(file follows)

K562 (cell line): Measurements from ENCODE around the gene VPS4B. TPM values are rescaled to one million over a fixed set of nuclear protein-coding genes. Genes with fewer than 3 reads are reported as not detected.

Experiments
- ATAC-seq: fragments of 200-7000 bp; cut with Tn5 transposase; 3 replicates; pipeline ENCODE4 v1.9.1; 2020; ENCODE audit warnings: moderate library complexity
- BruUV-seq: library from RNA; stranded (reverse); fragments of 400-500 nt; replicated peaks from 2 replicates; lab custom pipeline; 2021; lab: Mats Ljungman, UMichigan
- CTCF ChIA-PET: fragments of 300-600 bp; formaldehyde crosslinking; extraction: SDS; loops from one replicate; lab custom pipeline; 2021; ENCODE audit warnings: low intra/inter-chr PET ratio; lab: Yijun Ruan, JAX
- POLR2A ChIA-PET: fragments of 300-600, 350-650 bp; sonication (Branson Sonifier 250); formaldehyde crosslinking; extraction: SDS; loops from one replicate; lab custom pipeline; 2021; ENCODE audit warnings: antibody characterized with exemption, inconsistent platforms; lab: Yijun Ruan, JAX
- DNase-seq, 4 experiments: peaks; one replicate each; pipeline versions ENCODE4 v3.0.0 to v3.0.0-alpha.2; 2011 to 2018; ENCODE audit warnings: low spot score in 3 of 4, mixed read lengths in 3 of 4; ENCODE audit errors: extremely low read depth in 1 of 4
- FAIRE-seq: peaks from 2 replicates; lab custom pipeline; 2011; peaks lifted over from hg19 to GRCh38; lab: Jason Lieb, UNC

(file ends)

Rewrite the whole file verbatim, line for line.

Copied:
K562 (cell line): Measurements from ENCODE around the gene VPS4B. TPM values are rescaled to one million over a fixed set of nuclear protein-coding genes. Genes with fewer than 3 reads are reported as not detected.

Experiments
- ATAC-seq: fragments of 200-7000 bp; cut with Tn5 transposase; 3 replicates; pipeline ENCODE4 v1.9.1; 2020; ENCODE audit warnings: moderate library complexity
- BruUV-seq: library from RNA; stranded (reverse); fragments of 400-500 nt; replicated peaks from 2 replicates; lab custom pipeline; 2021; lab: Mats Ljungman, UMichigan
- CTCF ChIA-PET: fragments of 300-600 bp; formaldehyde crosslinking; extraction: SDS; loops from one replicate; lab custom pipeline; 2021; ENCODE audit warnings: low intra/inter-chr PET ratio; lab: Yijun Ruan, JAX
- POLR2A ChIA-PET: fragments of 300-600, 350-650 bp; sonication (Branson Sonifier 250); formaldehyde crosslinking; extraction: SDS; loops from one replicate; lab custom pipeline; 2021; ENCODE audit warnings: antibody characterized with exemption, inconsistent platforms; lab: Yijun Ruan, JAX
- DNase-seq, 4 experiments: peaks; one replicate each; pipeline versions ENCODE4 v3.0.0 to v3.0.0-alpha.2; 2011 to 2018; ENCODE audit warnings: low spot score in 3 of 4, mixed read lengths in 3 of 4; ENCODE audit errors: extremely low read depth in 1 of 4
- FAIRE-seq: peaks from 2 replicates; lab custom pipeline; 2011; peaks lifted over from hg19 to GRCh38; lab: Jason Lieb, UNC